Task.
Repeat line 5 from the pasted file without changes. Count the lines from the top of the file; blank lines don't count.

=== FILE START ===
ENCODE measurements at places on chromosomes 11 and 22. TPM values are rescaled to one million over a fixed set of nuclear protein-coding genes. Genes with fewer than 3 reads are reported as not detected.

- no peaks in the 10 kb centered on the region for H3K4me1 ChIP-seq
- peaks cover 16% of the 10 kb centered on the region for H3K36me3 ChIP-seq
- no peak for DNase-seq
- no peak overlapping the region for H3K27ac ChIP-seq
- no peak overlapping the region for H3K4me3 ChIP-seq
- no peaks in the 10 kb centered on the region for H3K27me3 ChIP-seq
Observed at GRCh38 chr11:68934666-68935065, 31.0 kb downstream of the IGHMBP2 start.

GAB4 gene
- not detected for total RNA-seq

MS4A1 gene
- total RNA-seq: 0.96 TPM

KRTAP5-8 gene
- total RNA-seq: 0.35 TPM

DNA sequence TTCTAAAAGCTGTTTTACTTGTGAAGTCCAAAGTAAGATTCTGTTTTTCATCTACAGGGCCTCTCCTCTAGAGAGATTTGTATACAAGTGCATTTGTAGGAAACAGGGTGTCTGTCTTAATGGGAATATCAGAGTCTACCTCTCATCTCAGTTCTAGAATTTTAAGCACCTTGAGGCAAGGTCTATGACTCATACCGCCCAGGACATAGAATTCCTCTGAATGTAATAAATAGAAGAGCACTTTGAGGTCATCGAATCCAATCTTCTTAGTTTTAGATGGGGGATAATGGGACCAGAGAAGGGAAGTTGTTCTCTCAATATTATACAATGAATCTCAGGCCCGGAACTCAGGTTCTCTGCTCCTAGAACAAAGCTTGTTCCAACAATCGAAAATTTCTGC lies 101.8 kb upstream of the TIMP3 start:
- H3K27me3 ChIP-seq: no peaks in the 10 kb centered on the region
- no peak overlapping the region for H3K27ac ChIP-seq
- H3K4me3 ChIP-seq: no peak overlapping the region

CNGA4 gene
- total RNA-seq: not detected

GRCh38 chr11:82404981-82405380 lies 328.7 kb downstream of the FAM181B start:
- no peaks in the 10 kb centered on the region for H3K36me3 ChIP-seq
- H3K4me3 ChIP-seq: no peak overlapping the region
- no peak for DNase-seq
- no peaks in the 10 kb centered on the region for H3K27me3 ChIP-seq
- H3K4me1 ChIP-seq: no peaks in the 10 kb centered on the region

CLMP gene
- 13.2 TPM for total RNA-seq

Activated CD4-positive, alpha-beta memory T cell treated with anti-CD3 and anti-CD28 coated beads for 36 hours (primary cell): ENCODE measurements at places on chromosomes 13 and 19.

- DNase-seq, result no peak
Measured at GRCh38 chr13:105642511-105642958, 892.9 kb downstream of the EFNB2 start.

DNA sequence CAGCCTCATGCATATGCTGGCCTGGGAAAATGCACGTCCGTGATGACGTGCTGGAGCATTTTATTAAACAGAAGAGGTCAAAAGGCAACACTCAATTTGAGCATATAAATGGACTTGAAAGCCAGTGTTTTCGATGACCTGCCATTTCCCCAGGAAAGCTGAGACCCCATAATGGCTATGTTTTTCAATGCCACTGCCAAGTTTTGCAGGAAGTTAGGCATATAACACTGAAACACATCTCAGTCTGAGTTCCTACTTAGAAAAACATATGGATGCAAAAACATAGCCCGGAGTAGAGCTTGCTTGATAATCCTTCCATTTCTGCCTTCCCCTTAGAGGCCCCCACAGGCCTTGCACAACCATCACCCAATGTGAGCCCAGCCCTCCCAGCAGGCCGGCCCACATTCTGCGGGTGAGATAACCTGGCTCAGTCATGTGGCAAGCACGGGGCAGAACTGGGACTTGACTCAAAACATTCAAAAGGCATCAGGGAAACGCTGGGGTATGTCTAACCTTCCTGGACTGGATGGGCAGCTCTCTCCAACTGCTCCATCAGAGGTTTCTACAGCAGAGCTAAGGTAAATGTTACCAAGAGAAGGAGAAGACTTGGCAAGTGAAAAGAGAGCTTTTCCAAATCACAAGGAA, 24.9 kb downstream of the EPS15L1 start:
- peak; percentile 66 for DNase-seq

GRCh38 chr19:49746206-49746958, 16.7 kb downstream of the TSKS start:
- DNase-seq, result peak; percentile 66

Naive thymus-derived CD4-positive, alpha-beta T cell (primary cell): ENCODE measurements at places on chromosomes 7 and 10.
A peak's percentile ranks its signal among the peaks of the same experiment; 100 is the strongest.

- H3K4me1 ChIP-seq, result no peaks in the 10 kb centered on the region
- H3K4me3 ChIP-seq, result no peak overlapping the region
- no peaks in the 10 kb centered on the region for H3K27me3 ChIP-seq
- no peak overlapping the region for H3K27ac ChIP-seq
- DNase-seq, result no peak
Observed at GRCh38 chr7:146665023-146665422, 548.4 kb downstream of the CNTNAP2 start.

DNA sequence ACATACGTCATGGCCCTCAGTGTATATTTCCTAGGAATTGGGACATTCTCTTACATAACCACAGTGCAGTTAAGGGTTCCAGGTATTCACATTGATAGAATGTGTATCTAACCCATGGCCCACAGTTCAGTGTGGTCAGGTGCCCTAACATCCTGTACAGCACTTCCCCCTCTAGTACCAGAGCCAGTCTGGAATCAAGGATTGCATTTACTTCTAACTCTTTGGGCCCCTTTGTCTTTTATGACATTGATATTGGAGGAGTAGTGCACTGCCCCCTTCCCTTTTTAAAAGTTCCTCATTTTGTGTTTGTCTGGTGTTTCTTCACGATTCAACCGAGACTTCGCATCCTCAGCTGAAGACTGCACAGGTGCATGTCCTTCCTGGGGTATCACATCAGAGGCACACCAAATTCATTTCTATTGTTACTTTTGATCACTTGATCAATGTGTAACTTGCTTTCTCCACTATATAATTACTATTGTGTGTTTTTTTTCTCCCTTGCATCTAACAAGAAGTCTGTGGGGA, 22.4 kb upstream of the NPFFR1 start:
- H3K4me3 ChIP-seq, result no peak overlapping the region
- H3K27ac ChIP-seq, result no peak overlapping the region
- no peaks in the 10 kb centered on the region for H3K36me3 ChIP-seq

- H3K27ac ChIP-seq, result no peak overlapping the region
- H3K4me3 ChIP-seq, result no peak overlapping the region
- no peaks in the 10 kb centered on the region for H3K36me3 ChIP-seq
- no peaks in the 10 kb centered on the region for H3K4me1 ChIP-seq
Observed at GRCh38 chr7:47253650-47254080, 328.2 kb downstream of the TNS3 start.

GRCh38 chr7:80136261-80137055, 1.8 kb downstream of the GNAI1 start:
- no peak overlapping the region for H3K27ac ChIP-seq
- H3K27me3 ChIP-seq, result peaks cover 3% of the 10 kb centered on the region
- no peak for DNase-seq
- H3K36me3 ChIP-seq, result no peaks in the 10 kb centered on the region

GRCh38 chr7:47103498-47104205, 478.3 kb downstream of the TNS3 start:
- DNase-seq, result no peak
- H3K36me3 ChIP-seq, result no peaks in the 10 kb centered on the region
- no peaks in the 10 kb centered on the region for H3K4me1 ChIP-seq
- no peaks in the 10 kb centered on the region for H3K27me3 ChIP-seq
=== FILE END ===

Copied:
- no peak overlapping the region for H3K27ac ChIP-seq